Watching Aaron Palushaj chug up and down the right wing for the duration of a hockey game gives the word "relentless" a visual aid. If he were a plant, he'd be a dandelion. A piece of heavy equipment? A bulldozer. On every shift, even though he's not the tallest player or the heaviest, he goes implacably where he wants to go. That's often into the corners and out with the puck. Or to the front of the net for a quick tip-in goal.
Selected in the second round of the 2007 NHL entry draft by the St.Louis Blues, the Michigan-born Palushaj played two seasons for the Wolverines of the NCAA. In his freshman year in college, he outscored fellow rookie and Habs first-rounder Max Pacioretty, putting up 44 points in 43 games. He was just 17 when he started that season. He improved to 50 points in 39 games in his sophomore year, then decided to make the leap and turn pro.
Michigan coach, Red Berenson, was sorry to see him go.
"Well, we really liked him as a young prospect and he had a good freshman year here, and a good sophomore year, and then he left. The pros talked to him and convinced him to leave, and he's still developing in the minors," Berenson explains. "That's an issue. We're doing a good job developing players to the point where the pros will pull them out early."
The Blues, and Palushaj himself, thought he was ready to make the move to the AHL last year. He'd put up 22 points in 44 games for the Peoria Rivermen when he found out he'd been traded to the Canadiens. The move shocked him, but he accepted it as just a bump in his inexorable path to the big time.
"To be honest, I don’t know why they dealt me," he says. "But it means another team wanted me so that’s a good thing."
The Habs certainly wanted him. The team's scouting department noticed him in his draft year, and saw him up close while keeping tabs on Pacioretty at Michigan. The fact that the Blues' draftee was outscoring their own first rounder didn't go unnoticed.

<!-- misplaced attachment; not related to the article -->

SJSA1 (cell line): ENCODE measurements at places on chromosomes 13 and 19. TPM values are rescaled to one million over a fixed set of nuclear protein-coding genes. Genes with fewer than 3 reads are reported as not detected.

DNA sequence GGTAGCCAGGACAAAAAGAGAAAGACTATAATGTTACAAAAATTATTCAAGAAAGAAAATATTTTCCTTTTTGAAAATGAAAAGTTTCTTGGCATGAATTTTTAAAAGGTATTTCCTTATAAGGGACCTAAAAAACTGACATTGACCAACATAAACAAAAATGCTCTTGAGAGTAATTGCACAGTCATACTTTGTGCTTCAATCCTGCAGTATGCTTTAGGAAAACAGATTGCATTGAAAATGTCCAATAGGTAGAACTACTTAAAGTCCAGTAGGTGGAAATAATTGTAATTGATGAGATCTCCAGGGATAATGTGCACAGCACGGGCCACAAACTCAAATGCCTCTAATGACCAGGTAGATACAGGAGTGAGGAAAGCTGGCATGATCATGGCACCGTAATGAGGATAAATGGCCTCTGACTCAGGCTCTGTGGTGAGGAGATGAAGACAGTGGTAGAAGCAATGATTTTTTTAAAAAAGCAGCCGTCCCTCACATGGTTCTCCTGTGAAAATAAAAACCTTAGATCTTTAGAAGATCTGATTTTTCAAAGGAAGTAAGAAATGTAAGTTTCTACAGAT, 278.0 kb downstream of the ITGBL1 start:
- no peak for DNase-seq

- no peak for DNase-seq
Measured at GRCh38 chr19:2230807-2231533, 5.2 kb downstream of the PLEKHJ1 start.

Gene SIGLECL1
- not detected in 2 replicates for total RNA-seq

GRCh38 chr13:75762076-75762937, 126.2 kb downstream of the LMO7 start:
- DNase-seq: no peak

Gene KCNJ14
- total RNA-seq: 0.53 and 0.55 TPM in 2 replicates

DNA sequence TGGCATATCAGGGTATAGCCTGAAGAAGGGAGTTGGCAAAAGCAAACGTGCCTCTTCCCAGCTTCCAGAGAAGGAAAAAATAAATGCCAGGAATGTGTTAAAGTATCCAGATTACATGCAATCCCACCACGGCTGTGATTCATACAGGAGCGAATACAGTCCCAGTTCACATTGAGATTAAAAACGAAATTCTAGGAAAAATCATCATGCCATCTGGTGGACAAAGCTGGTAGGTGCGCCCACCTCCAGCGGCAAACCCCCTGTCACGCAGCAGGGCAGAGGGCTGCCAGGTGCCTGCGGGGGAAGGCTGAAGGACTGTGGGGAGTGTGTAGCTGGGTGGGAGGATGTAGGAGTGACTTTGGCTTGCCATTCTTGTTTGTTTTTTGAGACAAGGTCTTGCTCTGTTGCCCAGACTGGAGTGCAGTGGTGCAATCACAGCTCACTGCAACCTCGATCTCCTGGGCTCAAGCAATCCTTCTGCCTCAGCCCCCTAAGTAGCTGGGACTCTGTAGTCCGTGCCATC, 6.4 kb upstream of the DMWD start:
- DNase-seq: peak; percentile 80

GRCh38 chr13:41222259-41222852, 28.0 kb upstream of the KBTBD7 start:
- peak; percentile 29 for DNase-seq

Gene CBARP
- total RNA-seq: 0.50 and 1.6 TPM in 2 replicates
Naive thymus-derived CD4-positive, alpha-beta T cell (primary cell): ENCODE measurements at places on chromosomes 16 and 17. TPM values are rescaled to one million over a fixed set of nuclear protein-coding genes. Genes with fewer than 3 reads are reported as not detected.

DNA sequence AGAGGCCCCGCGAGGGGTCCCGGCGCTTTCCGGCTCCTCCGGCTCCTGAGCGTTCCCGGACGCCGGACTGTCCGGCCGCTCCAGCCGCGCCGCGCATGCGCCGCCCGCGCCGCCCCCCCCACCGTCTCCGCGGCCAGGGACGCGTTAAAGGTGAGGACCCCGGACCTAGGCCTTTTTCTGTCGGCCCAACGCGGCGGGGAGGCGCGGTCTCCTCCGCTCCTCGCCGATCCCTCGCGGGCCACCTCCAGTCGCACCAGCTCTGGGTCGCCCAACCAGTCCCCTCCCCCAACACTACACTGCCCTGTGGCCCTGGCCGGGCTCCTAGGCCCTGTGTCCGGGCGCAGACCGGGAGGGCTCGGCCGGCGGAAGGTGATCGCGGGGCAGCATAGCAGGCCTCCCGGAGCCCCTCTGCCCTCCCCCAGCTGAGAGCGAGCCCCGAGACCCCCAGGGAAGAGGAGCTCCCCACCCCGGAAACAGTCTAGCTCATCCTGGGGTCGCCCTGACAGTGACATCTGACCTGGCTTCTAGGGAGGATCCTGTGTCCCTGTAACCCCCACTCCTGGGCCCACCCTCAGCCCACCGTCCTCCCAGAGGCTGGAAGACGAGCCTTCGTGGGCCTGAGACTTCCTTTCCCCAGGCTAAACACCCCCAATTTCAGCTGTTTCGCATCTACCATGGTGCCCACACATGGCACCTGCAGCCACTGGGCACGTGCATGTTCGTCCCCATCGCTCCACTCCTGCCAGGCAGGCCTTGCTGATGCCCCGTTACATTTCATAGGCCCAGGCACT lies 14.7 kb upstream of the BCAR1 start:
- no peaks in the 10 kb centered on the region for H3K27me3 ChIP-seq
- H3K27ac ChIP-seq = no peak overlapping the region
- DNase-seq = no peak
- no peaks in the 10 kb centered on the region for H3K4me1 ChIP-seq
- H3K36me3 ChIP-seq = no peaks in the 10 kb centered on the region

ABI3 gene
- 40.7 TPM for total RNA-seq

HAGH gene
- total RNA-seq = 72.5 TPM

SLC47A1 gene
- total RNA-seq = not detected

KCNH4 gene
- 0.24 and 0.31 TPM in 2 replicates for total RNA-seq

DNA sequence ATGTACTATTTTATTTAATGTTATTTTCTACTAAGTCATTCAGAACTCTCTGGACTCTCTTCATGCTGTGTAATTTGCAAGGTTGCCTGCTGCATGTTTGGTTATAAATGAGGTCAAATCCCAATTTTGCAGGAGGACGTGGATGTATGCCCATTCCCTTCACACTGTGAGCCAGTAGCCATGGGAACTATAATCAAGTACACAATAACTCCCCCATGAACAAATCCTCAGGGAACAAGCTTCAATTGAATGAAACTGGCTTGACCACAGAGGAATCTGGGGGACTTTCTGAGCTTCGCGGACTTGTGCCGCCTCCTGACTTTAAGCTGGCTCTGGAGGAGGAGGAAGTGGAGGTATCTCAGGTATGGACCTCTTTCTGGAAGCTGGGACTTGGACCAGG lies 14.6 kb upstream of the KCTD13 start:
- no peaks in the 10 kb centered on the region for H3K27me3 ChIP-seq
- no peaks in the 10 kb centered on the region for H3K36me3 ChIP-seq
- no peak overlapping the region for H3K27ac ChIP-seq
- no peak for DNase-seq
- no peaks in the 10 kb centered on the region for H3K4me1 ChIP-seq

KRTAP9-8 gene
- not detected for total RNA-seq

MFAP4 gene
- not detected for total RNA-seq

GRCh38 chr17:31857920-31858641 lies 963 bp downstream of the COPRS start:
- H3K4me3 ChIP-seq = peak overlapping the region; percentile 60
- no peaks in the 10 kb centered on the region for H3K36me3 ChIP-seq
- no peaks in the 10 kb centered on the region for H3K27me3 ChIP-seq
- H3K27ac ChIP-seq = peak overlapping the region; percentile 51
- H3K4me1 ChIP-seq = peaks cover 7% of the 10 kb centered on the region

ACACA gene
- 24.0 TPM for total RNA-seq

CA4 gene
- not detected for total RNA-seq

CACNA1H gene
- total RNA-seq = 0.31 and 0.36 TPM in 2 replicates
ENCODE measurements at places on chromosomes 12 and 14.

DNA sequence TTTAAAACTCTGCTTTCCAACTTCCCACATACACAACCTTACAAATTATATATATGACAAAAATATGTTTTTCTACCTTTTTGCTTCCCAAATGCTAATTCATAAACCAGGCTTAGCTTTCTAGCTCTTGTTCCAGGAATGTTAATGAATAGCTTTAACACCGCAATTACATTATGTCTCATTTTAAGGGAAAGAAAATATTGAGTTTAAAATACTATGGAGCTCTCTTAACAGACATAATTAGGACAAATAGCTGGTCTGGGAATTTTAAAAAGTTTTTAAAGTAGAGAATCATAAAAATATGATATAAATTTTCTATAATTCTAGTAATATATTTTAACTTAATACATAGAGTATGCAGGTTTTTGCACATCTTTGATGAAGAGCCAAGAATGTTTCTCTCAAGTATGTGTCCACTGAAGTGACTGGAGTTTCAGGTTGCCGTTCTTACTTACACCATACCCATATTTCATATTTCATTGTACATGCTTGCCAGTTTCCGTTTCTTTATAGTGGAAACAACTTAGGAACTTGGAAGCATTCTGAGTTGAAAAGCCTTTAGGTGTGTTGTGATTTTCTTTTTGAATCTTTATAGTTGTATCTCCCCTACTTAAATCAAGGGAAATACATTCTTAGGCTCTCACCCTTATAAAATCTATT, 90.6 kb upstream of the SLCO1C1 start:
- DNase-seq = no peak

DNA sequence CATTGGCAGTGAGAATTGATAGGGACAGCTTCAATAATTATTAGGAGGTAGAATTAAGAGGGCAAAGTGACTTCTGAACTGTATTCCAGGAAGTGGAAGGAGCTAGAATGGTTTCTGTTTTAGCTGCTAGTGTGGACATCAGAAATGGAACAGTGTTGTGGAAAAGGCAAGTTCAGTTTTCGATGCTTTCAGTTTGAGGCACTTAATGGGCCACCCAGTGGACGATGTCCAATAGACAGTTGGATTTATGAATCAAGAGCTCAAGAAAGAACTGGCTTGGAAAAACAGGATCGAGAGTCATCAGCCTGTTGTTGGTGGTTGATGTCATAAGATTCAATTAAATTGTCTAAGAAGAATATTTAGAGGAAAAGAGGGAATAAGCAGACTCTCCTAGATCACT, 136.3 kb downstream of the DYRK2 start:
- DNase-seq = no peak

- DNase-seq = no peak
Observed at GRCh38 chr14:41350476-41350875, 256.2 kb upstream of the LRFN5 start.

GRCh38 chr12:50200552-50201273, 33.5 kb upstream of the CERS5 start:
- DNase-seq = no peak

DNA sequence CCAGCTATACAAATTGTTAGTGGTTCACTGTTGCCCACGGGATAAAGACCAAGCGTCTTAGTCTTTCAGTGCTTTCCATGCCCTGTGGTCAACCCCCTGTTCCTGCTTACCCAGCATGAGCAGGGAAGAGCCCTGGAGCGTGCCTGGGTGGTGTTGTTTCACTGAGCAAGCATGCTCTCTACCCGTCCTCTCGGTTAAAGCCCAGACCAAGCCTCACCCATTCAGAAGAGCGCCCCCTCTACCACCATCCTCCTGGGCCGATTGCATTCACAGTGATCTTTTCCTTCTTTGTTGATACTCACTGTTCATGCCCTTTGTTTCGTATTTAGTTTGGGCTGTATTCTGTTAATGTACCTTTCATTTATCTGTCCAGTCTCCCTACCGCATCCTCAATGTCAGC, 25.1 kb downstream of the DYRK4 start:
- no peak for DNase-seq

Berenson, meanwhile, wondered if Palushaj would survive the rigors of the AHL.
"Palushaj has a ton of talent. Whether he's ready emotionally and physically to play with men every night, 80 games a year, is a question mark."
It's still a question mark, even though Palushaj turned 21 just before this season began. He didn't play the Bulldogs' first several games after limping off the ice at practice last week. The ankle injury shouldn't keep him out too long, but it raises some concern about his size and durability. He says he knows strength is his big weakness, and he's grinding away in the gym to get better.
"I need to get stronger," he concedes. "I just turned 21, so I could definitely develop my strength a little bit more. And I think more speed will come with that and I'll be better in the corner and stuff. That's one thing I'm going to do."
He knows what he's got to do to improve because he spends a lot of time watching himself and running self-imposed drills to eliminate weaknesses he sees on post-game tapes.
"I watch a lot of video," he reveals. "I'm in the gym quite a bit. I stay after practice and work on my shot and my hands. A lot of stuff like that. I think video is one of the most important things, in any sport, especially hockey. So I watch a lot. I like to watch the game at least once after we play it."
The 6'0", 183-pound winger has, as Berenson says, tons of talent, but it's his tireless persistence that makes him a real threat. It's not just apparent in his presence on the ice, it's in his attitude off it as well. He came into Habs camp in September convinced he would crack the NHL lineup.
"I did have a good camp. I was planning on making the team in Montreal. But stuff happens and you have to come down here and work really hard." He pushes sweat-drenched hair back off his forehead, dark eyes burning, an open cut on a cheekbone glistening red. "Keep working hard every day, getting better on the ice and stuff. My time will come. My time will come." He repeats it emphatically, as though someone would dare disagree.
A lot of prospects with that attitude get discouraged when the demotion everyone but themselves knew was coming, comes. Not Palushaj. He concedes it was a tough moment when Jacques Martin told him he was going to Hamilton. Then he readjusted his focus and decided to burn up the AHL until the Canadiens recall him. For him, making it isn't a question of if, but when.
His old coach thinks he'll do it.
"I think he'll make it," says Red Berenson. "I hope he does."
If singleminded tenacity can translate to a job in the NHL, Palushaj will make his alma mater proud.